A man is tasked with keeping watch over a switch from within a bunker. The mysterious man, named Tony, only knows life within the confines of his room and tries to escape the monotony through art and imagination. When his creative outlet begins to interfere with his work, the powers behind the scenes strip Tony of any creative privileges. Unable to cope with his mundane existence, Tony escapes his bunker to explore the outside world he only previously dreamed of.
Perry Lam’s short film “Tony” is bound to speak to nostalgia to other cult film productions. Specifically, Australian genre films from the 80’s and early 90’s. The film successful plays homage to this era in a few aspects, (although the most notable is that Perry Lam produced the film in Australia) the film is edited to have a grainy and direct-to- video feel similar to low budget science fiction films of the time. The choice to purposely age a fil, is one which I find seldom successful, often being hurt by the other aspects of the production, creating an odd mix of new and old, and missing out on an aesthetic style that compliments any part of the production. Luckily, Perry Lam’s “Tony” exists as an homage into this era of film in all aspects of the production and the choice to add grain and tracking marks was a great aesthetic choice.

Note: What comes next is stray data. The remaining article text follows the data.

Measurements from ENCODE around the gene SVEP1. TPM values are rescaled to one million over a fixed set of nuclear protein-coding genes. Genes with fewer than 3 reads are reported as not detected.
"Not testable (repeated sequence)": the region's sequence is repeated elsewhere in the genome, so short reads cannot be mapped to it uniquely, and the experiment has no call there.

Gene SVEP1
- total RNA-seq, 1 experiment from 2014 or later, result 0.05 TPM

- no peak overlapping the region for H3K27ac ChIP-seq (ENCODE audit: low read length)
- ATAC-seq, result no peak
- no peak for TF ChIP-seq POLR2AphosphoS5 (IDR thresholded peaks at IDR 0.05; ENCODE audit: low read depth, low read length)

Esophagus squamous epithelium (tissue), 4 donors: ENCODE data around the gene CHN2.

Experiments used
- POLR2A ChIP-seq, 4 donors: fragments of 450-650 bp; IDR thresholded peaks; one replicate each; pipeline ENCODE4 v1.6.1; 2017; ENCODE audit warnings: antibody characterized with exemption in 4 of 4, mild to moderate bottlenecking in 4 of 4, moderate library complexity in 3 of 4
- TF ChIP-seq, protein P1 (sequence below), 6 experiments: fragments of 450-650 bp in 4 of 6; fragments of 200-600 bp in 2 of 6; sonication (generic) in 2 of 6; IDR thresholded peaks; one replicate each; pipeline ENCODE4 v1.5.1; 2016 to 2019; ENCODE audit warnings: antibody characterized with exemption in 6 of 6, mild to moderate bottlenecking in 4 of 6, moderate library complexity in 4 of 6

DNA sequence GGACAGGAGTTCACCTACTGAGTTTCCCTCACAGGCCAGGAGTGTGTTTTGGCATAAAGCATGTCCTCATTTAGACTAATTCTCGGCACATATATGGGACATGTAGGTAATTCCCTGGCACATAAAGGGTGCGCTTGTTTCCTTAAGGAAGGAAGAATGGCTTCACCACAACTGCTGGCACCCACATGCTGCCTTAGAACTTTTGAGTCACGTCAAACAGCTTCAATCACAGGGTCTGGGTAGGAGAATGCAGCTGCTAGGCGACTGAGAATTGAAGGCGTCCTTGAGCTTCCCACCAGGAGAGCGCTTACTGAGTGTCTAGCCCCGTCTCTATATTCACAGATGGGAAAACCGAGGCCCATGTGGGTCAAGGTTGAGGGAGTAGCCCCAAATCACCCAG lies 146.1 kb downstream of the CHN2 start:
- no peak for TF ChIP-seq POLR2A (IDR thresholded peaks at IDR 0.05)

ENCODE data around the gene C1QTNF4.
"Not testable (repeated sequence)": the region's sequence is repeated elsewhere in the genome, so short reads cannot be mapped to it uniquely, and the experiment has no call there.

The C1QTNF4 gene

Within the realm of Sci Fi, “Tony” is able to encapsulate a specific futuristic vibe. With the use of household items and older sets, the production creates the dystopian vibe by taking familiar things and mashing them to create something foreign and new. Essentially, the film captures what low budget films of the 90’s saw as a possible Dystopian future. On top of the technology and sites used, the productions contain many nuances that further the design. Things such as wardrobe and locations seem purposely picked to ensure nothing stands in stark contrast to the films inspired visuals.
The plot within “Tony” is rather simple, and in part seems to build towards the idea of a larger production, resulting in a short film whose existence feels like an opening act, rather than a completed production. While the short runtime is a bit disappointing, it does leave behind the desire to see more and have the world explored a bit more in depth. The production certainly raises interest to see Perry Lam expand on the cinematic style he captures within the short film format.
“Tony” builds a wonderful nostalgic vibe reminiscent of an era of cult cinema that many fans hold in high regard. Audiences familiar with this genre of low-budget Australian genre films will likely feel a strong connection to the material within moments. With myself being such a huge fan of the genre, it is hard to be a bit objective about my thoughts on the film, as I can see it having limited appeal to those unfamiliar with its inspirations. Regardless, Perry Lam makes a well executed, and cool nostalgia trip with “Tony”. The short film would pair wonderfully with so many cult productions from the era, making it an ideal one to kick off a cult movie night with friends.